• No history is given in my account, not even that I saw anyone seems to be recorded. That would be really helpful for me and my kids. I sometimes need a health history. If my kids need it I assume it goes under my account. Then I want to access everyone’s info and actually be able to download a copy. Not sure if laws allow that or not.
  • The doctor has no prior history with you – although I have seen the same PA twice.
  • The app design makes it hard to identify and find on my phone. I have a lot of apps and the dark blue with a graphic that made no sense made it hard to remember and find the app again. I had to keep searching to find it on my phone.

There are some other downsides as well. For example, Connect Care and apps only work for certain types of health care issues. Apparently Connect Care doesn’t count towards IHC for some reason and so they cannot go off of what happened during an appointment.  So if you needed a follow up visit or to change a prescription you would have to go in to see someone in person. Also, if you get a PA they cannot prescribe the same medications that a doctor can. I really think they should warn you about these details BEFORE you connect with someone. Otherwise you could potentially pay for BOTH the app version and another appointment.

I have had severe back pain in the past and the only thing that helped were muscle relaxants. From what I understand they could only be prescribed by a doctor – so if I got a PA I do not believe he could’ve given them to me.

Connect Care Uses

On their website (but not on the app) Connect Care lists the type of conditions they treat through the app. This is helpful.

  • Stuffy and runny nose
  • Allergies
  • Sore throat
  • Eye infections
  • Ear ache
  • Cough
  • Painful urination
  • Lower back pain
  • Joint pain or strains
  • Minor skin problems

Other Telemed Apps 

I asked my friends on Facebook what telehealth apps they have used and liked. Here’s what they said.

  • FirstOpinion (only problem, I couldn’t find it on Android, so it may be an iPhone only service)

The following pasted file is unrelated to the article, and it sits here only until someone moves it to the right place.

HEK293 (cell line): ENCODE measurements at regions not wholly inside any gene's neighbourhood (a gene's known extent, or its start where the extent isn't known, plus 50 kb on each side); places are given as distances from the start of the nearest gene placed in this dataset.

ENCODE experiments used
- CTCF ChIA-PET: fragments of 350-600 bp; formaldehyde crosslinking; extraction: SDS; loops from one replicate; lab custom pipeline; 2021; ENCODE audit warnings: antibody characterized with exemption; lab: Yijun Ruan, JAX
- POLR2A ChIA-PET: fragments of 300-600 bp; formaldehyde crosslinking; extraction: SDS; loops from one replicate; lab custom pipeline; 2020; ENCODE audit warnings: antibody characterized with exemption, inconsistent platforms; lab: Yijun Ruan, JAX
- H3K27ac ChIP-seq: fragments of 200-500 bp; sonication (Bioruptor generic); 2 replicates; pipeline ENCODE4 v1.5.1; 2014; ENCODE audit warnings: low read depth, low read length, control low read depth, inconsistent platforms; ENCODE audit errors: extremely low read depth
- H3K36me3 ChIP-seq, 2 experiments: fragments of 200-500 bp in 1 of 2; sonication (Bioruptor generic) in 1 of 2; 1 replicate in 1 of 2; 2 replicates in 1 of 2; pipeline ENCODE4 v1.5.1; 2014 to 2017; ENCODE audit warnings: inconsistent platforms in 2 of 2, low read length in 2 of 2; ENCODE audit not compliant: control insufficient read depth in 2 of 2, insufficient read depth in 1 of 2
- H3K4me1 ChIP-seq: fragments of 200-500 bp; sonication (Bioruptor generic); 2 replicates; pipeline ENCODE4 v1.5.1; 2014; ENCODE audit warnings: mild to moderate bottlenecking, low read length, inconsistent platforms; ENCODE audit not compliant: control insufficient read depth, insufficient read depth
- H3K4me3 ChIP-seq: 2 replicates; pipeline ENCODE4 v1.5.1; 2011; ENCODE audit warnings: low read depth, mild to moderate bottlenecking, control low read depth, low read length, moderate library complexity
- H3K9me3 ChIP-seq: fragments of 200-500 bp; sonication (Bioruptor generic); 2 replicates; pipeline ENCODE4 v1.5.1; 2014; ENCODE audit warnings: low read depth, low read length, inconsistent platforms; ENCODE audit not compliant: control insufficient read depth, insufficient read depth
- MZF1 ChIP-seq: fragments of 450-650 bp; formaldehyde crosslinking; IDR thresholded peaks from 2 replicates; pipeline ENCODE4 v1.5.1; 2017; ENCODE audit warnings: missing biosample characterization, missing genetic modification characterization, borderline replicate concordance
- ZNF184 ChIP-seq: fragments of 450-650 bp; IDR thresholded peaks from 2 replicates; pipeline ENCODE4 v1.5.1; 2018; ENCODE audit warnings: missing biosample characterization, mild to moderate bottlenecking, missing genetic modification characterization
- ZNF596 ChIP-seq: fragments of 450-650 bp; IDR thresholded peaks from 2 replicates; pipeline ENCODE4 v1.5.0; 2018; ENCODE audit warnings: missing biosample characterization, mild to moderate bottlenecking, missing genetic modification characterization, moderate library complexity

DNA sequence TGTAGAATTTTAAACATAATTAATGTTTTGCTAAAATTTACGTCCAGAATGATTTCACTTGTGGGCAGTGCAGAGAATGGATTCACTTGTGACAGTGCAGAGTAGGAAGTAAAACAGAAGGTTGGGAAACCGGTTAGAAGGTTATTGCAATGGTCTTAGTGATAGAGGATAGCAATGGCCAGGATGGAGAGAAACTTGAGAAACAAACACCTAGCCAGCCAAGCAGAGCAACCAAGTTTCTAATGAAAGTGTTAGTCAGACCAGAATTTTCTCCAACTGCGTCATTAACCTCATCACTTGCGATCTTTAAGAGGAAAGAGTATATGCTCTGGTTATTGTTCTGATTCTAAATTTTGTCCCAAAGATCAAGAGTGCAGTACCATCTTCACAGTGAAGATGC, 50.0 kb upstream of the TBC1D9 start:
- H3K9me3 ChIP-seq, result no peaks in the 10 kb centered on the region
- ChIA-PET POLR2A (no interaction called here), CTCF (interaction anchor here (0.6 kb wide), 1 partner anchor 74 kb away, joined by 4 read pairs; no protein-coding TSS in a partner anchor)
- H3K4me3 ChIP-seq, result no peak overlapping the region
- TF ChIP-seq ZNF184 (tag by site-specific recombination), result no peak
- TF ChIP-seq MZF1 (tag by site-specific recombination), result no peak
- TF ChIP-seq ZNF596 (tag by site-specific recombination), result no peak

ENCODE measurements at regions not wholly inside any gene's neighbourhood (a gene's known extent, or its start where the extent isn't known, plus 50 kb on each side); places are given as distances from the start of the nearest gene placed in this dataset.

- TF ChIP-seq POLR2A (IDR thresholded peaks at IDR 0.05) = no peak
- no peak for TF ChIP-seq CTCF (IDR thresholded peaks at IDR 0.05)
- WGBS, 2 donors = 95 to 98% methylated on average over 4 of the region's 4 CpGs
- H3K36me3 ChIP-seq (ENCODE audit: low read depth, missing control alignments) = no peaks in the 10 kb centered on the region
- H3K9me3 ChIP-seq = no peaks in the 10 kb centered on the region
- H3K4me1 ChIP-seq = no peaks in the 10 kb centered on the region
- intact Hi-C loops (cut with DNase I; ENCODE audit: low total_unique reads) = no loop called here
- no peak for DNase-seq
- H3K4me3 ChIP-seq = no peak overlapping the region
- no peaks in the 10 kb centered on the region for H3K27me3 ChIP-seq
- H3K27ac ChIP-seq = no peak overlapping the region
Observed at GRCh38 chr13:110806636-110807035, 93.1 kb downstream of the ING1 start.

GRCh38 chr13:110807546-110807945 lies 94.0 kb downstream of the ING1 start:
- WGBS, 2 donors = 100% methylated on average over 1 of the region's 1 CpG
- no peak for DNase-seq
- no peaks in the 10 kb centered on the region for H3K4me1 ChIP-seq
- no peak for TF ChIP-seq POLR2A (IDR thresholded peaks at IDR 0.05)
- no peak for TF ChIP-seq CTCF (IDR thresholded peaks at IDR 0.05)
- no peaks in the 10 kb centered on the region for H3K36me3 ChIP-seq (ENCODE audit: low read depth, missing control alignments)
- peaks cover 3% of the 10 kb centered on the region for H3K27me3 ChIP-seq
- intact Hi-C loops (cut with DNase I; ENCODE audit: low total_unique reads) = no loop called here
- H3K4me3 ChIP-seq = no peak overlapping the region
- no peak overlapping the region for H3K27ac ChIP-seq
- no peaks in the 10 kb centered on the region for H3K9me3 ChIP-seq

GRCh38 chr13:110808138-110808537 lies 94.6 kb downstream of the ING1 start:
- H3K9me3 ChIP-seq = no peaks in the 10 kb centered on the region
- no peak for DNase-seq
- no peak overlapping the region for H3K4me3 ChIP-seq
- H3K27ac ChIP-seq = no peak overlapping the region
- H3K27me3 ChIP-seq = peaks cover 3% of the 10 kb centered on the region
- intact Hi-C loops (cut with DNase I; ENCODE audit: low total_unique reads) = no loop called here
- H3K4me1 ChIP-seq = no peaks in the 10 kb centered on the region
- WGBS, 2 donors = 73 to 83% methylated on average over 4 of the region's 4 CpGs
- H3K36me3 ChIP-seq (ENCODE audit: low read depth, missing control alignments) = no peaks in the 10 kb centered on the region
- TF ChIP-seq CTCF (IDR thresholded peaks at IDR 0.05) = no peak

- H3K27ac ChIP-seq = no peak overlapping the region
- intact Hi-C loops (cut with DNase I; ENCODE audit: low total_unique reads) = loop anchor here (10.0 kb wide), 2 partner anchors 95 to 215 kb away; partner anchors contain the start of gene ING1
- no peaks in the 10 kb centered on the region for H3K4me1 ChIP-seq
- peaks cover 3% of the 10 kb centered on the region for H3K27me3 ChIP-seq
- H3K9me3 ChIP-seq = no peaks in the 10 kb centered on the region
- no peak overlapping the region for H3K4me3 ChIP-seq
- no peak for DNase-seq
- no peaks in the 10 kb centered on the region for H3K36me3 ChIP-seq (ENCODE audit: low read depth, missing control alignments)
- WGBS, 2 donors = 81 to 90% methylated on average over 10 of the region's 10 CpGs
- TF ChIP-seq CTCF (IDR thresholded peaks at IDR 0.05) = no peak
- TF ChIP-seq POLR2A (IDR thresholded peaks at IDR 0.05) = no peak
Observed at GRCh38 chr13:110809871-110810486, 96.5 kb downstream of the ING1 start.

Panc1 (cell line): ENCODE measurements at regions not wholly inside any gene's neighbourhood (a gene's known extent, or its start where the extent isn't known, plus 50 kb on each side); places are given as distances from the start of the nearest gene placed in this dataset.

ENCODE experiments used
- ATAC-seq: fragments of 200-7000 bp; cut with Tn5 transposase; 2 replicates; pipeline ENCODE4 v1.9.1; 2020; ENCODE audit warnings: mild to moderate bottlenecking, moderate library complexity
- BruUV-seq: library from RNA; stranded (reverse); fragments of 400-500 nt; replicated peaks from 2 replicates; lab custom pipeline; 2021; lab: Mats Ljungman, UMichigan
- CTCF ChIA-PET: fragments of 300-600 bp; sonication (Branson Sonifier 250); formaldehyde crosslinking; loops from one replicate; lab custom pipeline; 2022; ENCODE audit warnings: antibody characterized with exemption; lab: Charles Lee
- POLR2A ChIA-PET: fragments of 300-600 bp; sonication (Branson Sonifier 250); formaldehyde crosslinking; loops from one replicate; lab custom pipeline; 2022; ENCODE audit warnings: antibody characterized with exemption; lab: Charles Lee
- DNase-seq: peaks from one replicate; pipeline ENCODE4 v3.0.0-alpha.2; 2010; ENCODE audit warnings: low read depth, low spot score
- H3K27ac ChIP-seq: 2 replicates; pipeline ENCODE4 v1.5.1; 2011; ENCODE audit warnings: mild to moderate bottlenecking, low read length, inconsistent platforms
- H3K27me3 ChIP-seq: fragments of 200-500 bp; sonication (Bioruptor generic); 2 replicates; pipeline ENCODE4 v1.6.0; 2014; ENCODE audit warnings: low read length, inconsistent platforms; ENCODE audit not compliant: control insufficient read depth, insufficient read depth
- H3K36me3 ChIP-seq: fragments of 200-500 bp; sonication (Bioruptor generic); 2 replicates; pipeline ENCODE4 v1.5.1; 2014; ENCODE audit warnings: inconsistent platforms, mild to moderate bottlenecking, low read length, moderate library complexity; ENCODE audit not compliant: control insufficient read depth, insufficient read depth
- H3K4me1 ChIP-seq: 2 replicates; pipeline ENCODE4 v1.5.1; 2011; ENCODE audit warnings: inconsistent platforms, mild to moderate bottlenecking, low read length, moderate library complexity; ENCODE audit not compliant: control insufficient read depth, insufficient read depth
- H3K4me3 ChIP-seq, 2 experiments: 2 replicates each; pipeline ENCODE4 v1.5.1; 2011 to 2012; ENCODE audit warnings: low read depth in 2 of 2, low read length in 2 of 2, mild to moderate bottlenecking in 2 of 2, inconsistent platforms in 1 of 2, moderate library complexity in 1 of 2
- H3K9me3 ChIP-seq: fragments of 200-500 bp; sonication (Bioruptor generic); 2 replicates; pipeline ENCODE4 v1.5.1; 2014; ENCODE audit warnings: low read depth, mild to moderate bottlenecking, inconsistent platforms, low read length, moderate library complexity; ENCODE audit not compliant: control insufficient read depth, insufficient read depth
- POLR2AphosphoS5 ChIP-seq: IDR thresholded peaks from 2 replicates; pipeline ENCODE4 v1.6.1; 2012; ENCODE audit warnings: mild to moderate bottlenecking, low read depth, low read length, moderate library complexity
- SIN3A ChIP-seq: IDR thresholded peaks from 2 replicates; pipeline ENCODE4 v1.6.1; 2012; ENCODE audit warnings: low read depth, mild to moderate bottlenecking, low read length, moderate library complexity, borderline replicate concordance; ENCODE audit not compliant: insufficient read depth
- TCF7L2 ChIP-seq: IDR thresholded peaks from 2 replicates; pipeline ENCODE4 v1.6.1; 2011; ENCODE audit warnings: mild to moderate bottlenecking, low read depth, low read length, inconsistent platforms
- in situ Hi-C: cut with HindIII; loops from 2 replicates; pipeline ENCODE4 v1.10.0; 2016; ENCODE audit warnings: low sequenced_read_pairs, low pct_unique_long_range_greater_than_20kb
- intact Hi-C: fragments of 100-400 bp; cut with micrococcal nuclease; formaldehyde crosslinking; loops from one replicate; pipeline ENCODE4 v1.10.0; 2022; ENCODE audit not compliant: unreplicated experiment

• Doctor on Demand. “My husband refused to go to the doctor, so I thought he’d be more happy to talk to someone from home. We got out the tablet, connected and were able to speak to the doctor really easily and quickly with no connectivity issues.”
  • Mountain Star in Utah has an app.

One question I have is do they store the video from our calls? At the least it would be helpful to see the history of using the app and what happened during the visit – for easy reference.

My Overall Thoughts about Connect Care and Telehealth 

Overall, telemed fills a need in healthcare but to me they don’t clearly explain its limitations and risks. I will continue to use the app for simple concerns and for middle of the night type of emergencies. Still, if you did have to go into an emergency room would they charge you to tell you that? There are questions that come up that I’m not sure about which make me pause.

When I was pregnant it would’ve been helpful to have telehealth to talk to someone about my concerns without going in to see a doctor – which sometimes can take days or even weeks. Everyone says go into the doctor when something comes up, but every time you do it’s another bill to pay (it falls outside of the entire pregnancy care with regular doctor visits). We are self-insured and have high deductible insurance so it can add up. Again, they couldn’t monitor my contractions or take my blood pressure but for $49 it might be worth it to know if what I experienced was normal or something that needed more attention.

That was my experience and I’ve used Connect Care two times so far. I’d like to see what the cost and experience is like through another app. I have actually used one to see my dermatologist but it was clunky and I never got my prescription. It was a new service and they were still working out the kinks. Unless it improved dramatically I probably wouldn’t use it again.

 

Have you used telehealth? What did you think?